WASHINGTON — Federal subsidies would phase out at airports in Merced and Visalia, saving taxpayer dollars but alarming some rural air travel proponents, under a House bill set for approval this week.
The two San Joaquin Valley airports are among four in California, and among 110 nationwide, slated to lose subsidies if the Essential Air Service program ends in October 2013, as the bill proposes.
"I'd hate to see it go away," Ron Elliott, manager of the Merced Regional Airport, said Tuesday. "I see it as a huge economic development tool, for a county that's hurting."
Other subsidy beneficiaries, though, suggest they can live with the legislation due for a House vote Thursday.
"It's been very useful to us ... it's been a lifeline for us to build our service," Visalia Municipal Airport manager Mario Cifuentez II said Tuesday, "but we don't want to be subsidized forever."
Initiated in 1978 as a supposedly temporary boost following airline deregulation, the Essential Air Service program funds airlines that serve specific airports. Last year, supported in part through airline fees, the program cost $200 million.
The Visalia and Merced airports are both served by Great Lakes Airlines, which provides subsidized air service to Southern California. Cifuentez said it's been a goal of his airport to eventually get by without the subsidy.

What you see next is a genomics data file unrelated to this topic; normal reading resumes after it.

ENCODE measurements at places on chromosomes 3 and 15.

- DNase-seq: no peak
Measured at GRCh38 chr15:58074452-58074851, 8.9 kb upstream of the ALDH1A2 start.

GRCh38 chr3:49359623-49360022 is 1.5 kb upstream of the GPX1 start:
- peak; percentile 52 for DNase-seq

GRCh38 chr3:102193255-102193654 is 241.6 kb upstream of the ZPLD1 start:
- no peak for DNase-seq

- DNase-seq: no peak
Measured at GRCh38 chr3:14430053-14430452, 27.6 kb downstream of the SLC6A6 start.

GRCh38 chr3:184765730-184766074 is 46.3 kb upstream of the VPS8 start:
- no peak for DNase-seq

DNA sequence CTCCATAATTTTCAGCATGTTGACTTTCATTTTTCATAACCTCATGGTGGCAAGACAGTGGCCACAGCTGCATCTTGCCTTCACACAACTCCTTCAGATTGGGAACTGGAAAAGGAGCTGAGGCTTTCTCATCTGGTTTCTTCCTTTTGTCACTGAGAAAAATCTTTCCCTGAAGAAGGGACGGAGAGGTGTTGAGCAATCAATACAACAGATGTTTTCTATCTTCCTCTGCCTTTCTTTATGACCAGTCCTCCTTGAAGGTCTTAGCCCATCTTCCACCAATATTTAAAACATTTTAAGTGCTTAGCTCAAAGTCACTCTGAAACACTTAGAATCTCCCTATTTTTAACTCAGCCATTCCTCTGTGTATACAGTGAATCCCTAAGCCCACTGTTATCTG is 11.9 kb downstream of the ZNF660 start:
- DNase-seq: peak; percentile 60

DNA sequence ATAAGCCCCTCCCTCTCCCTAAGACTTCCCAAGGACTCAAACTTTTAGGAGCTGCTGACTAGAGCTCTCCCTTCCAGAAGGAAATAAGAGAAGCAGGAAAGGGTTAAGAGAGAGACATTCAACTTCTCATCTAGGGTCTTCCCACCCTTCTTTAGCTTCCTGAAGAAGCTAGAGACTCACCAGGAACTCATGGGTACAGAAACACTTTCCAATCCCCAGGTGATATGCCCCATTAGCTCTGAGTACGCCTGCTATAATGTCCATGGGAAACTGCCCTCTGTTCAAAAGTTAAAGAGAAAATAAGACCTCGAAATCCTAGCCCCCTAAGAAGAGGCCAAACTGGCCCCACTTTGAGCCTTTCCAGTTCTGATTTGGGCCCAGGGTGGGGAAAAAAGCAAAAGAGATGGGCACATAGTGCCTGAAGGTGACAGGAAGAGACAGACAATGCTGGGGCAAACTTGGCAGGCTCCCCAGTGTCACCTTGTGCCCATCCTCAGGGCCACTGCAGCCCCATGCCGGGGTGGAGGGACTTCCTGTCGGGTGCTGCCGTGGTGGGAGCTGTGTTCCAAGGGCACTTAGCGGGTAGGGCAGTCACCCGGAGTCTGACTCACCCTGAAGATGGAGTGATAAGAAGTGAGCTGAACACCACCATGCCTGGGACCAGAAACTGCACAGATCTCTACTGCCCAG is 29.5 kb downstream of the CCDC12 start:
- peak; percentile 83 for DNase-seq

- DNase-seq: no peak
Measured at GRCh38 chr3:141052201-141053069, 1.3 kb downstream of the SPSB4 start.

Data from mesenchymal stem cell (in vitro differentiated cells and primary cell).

The annual subsidy for both the Visalia and Merced airports amounts to about $1.5 million a year, according to Transportation Department records.
"It's a great thing for our community," Elliott said.
On Monday, Great Lakes announced it would resume flights from Merced to Los Angeles International Airport in mid-May. A similar announcement will soon take place concerning the Visalia airport, Cifuentez said, and he predicted the new service will enable his airport to wean itself from the subsidy.
But in a sign of Capitol Hill fights still to come, House Democrats are casting the bill as too draconian. After 2013, the bill would only retain the rural air subsidy program for airports in Hawaii and Alaska.
"(It) effectively contemplates a policy of two Americas — one wealthy enough to support scheduled air service, and the other increasingly isolated and unable to afford full access to our national aviation system," declared Rep. Nick Rahall, D-W.Va.
Rahall is the senior Democrat on the House Transportation and Infrastructure Committee. The panel produces some of the most politically popular bills in Congress, including a giant rails-and-highways bill that's traditionally stuffed with local projects.
The Essential Air Service program is included in a separate Federal Aviation Administration authorization bill. The legislation includes many other provisions, including a study of cell phone use in airplanes and new requirements for tougher standards governing air ambulances.
The Senate's version of the bill that passed last month shrinks the air subsidy but does not eliminate it altogether.
"It is not absolutely necessary that we subsidize some of these smaller airports that are close to regional airports," Republican Sen. Tom Coburn of Oklahoma declared during Senate debate, adding that "we will all have to sacrifice" to shrink the deficit.
House and Senate members will have to resolve their differences in a final bill.